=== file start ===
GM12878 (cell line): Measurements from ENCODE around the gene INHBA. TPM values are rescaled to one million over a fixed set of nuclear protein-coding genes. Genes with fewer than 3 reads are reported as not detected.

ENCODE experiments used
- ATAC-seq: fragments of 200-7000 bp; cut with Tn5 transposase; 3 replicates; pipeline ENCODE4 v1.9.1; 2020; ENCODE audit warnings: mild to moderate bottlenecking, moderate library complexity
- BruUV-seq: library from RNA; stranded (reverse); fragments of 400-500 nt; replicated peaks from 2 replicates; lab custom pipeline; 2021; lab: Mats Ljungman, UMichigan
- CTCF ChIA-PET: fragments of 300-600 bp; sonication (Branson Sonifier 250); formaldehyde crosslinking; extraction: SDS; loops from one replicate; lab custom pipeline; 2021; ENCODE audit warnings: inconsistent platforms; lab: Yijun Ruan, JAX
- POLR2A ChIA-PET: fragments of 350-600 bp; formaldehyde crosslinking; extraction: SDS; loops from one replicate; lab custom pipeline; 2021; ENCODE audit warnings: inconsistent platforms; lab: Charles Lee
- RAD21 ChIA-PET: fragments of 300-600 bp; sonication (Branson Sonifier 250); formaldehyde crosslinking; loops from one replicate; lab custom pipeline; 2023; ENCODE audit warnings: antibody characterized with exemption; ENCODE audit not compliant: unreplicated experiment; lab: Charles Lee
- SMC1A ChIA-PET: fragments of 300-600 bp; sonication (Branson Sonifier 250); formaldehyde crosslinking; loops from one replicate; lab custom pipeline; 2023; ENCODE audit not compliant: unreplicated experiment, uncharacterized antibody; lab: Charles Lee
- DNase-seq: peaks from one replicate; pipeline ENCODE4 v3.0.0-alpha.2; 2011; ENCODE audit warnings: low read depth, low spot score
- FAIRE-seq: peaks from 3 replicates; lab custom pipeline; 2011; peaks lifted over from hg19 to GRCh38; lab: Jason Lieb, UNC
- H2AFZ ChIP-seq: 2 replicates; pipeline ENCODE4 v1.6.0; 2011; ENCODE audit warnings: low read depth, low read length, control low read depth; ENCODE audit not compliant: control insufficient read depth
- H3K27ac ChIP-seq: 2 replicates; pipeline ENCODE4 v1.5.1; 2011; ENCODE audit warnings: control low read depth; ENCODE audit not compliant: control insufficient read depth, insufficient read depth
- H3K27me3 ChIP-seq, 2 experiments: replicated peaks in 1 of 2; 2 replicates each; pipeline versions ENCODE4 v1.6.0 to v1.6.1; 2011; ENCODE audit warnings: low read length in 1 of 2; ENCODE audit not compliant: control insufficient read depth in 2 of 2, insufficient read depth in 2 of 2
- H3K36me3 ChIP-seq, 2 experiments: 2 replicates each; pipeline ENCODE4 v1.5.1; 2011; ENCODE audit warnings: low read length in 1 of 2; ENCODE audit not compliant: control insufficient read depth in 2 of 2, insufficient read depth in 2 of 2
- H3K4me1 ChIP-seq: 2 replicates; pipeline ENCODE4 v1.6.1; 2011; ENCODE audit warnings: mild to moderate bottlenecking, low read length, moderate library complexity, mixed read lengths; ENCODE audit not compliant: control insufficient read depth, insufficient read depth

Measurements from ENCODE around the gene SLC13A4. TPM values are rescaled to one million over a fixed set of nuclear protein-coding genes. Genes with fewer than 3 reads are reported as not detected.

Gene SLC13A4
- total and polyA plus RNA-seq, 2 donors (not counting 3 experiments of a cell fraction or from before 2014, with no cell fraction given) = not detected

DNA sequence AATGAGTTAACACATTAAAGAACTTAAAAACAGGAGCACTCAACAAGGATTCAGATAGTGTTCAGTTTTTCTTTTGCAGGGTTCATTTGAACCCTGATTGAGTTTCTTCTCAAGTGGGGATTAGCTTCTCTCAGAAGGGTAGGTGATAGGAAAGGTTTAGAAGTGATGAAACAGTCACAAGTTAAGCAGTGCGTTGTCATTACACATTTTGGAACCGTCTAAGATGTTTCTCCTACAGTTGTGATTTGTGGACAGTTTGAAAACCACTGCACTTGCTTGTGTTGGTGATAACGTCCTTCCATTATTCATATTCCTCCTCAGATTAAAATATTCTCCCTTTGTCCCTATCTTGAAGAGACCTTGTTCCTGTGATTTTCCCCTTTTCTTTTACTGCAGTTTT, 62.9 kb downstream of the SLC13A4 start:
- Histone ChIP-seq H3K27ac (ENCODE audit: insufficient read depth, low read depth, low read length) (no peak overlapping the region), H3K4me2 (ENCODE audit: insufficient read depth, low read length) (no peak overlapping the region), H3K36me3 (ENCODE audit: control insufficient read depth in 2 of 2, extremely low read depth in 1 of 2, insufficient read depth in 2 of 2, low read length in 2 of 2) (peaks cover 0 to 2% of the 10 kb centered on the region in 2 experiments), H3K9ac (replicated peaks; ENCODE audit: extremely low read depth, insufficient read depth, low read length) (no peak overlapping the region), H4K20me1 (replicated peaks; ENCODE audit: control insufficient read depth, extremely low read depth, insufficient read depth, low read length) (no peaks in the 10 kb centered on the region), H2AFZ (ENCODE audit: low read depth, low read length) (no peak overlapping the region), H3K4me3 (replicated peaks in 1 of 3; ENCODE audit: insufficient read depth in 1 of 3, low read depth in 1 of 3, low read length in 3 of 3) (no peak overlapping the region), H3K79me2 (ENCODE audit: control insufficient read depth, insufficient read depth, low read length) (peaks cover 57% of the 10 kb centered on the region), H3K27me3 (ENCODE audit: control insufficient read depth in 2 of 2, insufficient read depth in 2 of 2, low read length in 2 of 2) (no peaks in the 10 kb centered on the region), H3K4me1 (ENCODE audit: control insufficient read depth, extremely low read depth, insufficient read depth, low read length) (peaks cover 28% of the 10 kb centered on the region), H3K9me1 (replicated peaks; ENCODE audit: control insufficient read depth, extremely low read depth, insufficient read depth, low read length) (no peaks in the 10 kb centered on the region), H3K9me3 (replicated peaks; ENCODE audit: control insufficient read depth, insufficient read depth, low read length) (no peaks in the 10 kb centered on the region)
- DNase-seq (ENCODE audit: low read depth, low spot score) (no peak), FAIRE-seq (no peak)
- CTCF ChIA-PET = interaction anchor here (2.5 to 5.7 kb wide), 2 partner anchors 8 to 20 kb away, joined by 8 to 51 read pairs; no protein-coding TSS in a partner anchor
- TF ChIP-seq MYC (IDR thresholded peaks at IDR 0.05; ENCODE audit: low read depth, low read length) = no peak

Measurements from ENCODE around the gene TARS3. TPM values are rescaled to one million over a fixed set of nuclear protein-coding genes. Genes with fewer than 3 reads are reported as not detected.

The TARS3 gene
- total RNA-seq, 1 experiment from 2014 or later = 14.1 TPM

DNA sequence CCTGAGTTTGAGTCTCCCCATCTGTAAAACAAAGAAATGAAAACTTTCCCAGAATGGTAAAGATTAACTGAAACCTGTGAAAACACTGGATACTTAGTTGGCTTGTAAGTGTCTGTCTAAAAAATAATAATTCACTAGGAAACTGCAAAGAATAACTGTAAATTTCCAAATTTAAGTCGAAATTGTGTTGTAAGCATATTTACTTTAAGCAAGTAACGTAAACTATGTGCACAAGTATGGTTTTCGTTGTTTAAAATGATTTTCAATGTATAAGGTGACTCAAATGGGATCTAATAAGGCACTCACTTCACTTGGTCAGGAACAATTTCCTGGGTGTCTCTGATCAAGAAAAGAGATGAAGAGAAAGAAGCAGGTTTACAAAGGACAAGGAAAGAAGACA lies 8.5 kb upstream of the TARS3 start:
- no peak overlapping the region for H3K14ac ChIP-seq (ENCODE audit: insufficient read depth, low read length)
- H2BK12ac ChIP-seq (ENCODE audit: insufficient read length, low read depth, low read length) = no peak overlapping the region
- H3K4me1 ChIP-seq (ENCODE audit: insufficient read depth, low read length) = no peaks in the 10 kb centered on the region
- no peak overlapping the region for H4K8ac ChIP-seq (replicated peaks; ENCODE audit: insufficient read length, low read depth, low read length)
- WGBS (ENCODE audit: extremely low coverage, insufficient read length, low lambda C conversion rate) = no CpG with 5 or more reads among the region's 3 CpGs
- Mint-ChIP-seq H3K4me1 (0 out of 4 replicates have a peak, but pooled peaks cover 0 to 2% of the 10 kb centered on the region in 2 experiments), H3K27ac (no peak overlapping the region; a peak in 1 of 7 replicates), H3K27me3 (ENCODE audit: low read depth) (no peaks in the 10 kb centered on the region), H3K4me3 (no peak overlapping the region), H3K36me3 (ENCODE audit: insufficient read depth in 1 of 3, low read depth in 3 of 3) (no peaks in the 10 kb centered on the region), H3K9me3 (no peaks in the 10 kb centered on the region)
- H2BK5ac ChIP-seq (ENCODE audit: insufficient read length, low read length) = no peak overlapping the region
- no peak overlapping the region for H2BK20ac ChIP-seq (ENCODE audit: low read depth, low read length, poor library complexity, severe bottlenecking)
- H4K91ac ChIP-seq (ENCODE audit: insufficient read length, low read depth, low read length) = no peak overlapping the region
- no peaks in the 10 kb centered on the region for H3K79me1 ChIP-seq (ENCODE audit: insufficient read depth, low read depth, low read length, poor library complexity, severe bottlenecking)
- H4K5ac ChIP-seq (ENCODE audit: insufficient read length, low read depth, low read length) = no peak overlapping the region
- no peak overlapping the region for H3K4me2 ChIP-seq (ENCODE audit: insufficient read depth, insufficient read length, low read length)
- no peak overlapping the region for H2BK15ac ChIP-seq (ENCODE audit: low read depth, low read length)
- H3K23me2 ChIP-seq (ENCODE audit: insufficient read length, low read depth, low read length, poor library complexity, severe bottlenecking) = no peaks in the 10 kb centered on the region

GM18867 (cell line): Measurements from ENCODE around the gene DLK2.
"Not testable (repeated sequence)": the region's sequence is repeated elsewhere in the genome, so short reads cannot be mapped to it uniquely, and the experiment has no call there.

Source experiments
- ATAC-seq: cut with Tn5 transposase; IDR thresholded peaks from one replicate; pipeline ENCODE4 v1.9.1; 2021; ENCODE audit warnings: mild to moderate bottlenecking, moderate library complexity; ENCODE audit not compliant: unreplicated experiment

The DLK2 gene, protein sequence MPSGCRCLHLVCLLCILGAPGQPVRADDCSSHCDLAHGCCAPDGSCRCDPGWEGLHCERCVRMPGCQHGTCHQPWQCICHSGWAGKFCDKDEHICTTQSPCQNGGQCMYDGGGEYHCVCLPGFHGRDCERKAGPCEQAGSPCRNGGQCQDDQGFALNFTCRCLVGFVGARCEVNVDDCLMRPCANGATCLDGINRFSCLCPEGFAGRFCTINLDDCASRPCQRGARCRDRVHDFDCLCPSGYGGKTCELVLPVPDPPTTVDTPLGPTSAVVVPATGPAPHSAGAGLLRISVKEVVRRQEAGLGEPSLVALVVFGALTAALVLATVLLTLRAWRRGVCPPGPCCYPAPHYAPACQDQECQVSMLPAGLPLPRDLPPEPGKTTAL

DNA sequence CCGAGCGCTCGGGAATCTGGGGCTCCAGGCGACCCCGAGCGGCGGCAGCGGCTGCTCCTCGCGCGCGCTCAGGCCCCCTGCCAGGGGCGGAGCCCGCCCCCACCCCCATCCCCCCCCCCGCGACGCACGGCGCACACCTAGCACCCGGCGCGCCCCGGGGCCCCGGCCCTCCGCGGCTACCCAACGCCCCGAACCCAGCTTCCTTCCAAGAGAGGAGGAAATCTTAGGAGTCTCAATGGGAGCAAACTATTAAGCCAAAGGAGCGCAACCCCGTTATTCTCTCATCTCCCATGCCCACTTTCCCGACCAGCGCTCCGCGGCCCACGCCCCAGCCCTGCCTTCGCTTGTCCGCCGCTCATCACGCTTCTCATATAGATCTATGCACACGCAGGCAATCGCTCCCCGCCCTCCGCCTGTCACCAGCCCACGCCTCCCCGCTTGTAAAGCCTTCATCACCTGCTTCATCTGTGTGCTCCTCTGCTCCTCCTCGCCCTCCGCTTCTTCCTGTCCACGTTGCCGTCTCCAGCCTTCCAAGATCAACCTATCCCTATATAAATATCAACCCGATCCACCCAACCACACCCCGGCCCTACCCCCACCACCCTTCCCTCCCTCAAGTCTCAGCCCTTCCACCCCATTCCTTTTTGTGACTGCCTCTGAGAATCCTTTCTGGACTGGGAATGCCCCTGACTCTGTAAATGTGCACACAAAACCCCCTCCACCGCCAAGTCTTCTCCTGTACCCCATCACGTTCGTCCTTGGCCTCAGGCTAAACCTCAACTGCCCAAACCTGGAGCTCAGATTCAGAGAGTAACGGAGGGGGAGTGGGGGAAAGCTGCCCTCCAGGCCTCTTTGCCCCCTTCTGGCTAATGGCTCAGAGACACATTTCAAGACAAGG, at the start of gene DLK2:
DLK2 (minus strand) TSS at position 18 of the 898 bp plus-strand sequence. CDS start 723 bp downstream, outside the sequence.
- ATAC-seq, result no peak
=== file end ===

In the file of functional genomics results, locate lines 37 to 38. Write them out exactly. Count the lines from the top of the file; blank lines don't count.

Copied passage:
- no peaks in the 10 kb centered on the region for H3K79me1 ChIP-seq (ENCODE audit: insufficient read depth, low read depth, low read length, poor library complexity, severe bottlenecking)
- H4K5ac ChIP-seq (ENCODE audit: insufficient read length, low read depth, low read length) = no peak overlapping the region